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  • Updated 10.01.2023
  • Released 09.14.2000
  • Expires For CME 10.01.2026

Stimulant-dependent sleep disorder



Most CNS stimulant substances have adverse effects on sleep, resulting in sleep fragmentation, insomnia, and sometimes rebound hypersomnia. Individuals may take these stimulants to improve specific aspects of mood or performance or to compensate for sleep deprivation or other fatigue-causing disorders. Although stimulants may work through a variety of mechanisms, each has an effect on sleep. Thus, an understanding of the underlying pathophysiology may lead to more directed treatment of stimulant-dependent sleep disorder. Traditional stimulants, such as amphetamines, work through increasing wake-promoting catecholamines, whereas caffeine blocks sleep-promoting adenosine receptors. Each of these are associated with side effects. Newer CNS stimulants used for the treatment of residual daytime sleepiness and narcolepsy, such as pitolisant and solriamfetol, augment other monoamines and are associated with fewer adverse effects. The management of disorders resulting from the use of stimulants is focused on understanding overall treatment goals and limiting untoward side effects.

Key points

• CNS stimulants used for treatment of hypersomnia, excessive daytime sleepiness, and other neuropsychiatric disturbances, as well as abuse of substances that have CNS stimulant action, may cause insomnia.

• Withdrawal of stimulants is frequently associated with an increase in sleepiness that is most pronounced in the first 2 to 9 days but may persist.

• Chronic abstinence from stimulants may be associated with sleep disorders, including drowsiness.

• Chronic abstinence from cocaine may lead to “occult insomnia” or an ongoing sense of fatigue.

• Understanding the mechanisms of rebound hypersomnia may help improve efficacy and reduce adverse effects of CNS stimulant medications.

• Although there is no established approach to the management of stimulant-dependent sleep disorders, understanding the reasons for use of the stimulants, underlying treatment goals, and optimization of drug timing may improve symptoms.

Historical note and terminology

Amphetamines, as a drug, were originally discovered in the late 1920s and used over the next decades as a mood elevator, diet medication, and mechanism for improving attention. This substance was felt to improve attention and was used extensively in World War II to combat fatigue. The drugs were widely used for nonmedical reasons and were soon recognized for their abuse potential. By the 1970s, amphetamines came under more strict control.

Caffeine, on the other hand, is a natural substance produced by some plants in temperate climate to stave off attacks from insects. The substance is found to have positive effects for humans and has been consumed for thousands of years. An ancient Chinese legend states that Emperor Shen Nung first discovered tea in 2437 BCE when leaves blew into his boiling water. Coffee appears to derive from the Ethiopian Peninsula where, in the 9th century, a goat herder, Kaldi, found his sheep would not sleep after consuming coffee berries. Kaldi made a drink from the berries that was the predecessor of today’s coffee. Even then, the benefits of improving alertness were noted; higher doses have long been known to have deleterious effects on sleep.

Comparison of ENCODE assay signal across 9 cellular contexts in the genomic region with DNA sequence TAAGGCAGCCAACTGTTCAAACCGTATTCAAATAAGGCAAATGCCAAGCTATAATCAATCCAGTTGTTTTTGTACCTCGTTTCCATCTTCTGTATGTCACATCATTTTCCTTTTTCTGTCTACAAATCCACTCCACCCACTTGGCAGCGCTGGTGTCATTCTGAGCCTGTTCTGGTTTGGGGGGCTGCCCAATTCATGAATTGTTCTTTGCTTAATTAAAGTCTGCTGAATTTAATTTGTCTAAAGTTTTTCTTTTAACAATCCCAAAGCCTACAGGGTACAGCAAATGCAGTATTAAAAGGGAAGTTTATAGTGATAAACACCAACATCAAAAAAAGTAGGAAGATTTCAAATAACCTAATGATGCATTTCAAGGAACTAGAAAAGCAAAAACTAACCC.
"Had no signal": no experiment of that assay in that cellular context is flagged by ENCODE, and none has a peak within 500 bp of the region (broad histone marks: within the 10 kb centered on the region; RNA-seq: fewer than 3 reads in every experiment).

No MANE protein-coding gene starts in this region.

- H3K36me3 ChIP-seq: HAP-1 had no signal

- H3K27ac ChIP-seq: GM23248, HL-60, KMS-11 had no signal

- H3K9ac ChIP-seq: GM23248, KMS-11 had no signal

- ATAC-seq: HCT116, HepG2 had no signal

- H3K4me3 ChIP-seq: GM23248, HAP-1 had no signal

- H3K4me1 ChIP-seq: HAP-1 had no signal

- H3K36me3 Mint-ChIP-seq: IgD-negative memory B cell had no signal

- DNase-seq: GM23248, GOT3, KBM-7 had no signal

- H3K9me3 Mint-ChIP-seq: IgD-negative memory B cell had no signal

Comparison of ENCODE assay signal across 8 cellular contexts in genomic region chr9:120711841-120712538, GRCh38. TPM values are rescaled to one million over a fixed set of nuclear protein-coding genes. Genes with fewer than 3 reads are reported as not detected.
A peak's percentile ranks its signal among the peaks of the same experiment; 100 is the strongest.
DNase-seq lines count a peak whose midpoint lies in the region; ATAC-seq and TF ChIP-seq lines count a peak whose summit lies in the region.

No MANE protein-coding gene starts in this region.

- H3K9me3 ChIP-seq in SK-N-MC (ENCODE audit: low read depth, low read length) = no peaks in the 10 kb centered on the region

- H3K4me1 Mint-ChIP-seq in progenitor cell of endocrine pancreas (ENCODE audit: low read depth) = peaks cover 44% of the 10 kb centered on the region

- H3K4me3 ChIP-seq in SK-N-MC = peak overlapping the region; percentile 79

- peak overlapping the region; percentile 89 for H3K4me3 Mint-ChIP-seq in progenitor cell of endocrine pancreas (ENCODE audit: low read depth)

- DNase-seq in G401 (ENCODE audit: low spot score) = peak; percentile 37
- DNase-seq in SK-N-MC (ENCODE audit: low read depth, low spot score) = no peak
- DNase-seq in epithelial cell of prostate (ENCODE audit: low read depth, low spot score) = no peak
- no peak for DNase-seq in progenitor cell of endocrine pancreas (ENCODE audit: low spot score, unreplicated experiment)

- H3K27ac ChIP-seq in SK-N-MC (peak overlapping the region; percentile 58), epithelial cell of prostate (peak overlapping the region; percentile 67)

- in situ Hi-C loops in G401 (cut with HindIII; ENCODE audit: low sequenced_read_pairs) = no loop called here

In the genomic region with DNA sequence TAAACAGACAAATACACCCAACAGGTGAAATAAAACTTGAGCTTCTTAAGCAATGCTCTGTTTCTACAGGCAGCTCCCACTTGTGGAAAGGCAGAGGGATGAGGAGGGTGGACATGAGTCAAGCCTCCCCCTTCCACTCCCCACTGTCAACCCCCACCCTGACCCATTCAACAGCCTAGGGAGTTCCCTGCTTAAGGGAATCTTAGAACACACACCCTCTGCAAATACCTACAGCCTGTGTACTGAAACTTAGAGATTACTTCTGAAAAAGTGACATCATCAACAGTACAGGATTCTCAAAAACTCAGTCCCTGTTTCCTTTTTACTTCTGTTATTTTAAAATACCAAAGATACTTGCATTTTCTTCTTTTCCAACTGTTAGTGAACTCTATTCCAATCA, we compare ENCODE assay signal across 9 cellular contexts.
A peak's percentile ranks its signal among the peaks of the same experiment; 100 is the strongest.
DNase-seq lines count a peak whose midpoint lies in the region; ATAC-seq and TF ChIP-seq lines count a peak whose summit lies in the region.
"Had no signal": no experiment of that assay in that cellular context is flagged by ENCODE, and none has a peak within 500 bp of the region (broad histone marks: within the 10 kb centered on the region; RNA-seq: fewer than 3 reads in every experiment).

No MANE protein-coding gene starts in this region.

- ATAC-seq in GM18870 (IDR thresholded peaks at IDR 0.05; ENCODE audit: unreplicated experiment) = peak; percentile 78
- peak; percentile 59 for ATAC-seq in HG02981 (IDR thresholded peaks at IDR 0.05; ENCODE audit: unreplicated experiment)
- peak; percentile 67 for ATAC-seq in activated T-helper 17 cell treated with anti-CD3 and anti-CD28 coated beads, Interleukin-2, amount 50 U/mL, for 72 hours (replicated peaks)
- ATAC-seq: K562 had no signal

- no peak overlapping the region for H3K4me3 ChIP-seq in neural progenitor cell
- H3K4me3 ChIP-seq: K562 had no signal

Stimulant-dependent sleep disorder, recognized in the ICD-10, was originally defined as a "reduction of sleepiness or suppression of sleep by CNS stimulants and resultant alterations in wakefulness following drug abstinence.” Many forms of medications, recreational drugs, and other widely used substances may produce sleep disturbances either during periods of use or on withdrawal. According to the International Classification of Sleep Disorders, 3rd edition, (ICSD-3) "sleep disorders resulting from a drug or substance" can result in the following issues: (1) central sleep apnea; (2) sleep-related hypoventilation; (3) central disorders of hypersomnolence; (4) insomnia; (5) parasomnia; and (6) sleep-related movement disorders (02). Under either definition, the drug or substance can be a prescription medication, recreational drug, caffeine, alcohol, or food item. For stimulants, the most common sleep issue is insomnia, and the ICSD-3 includes “insomnia due to drugs or substances.” Insomnia complaints may arise either during the use of these substances or following their discontinuance. The ICSD-3 description of chronic insomnia recognizes that some classifications of insomnia use the term “secondary insomnia,” attributing the symptoms to substance abuse or withdrawal. Similarly, the ICSD-3 diagnosis of “Hypersomnia due to medication or substance” also includes the induction of sleepiness related to the withdraw of stimulants. No matter the terminology, the effect of stimulants on sleep is broadly accepted across the major classification systems.

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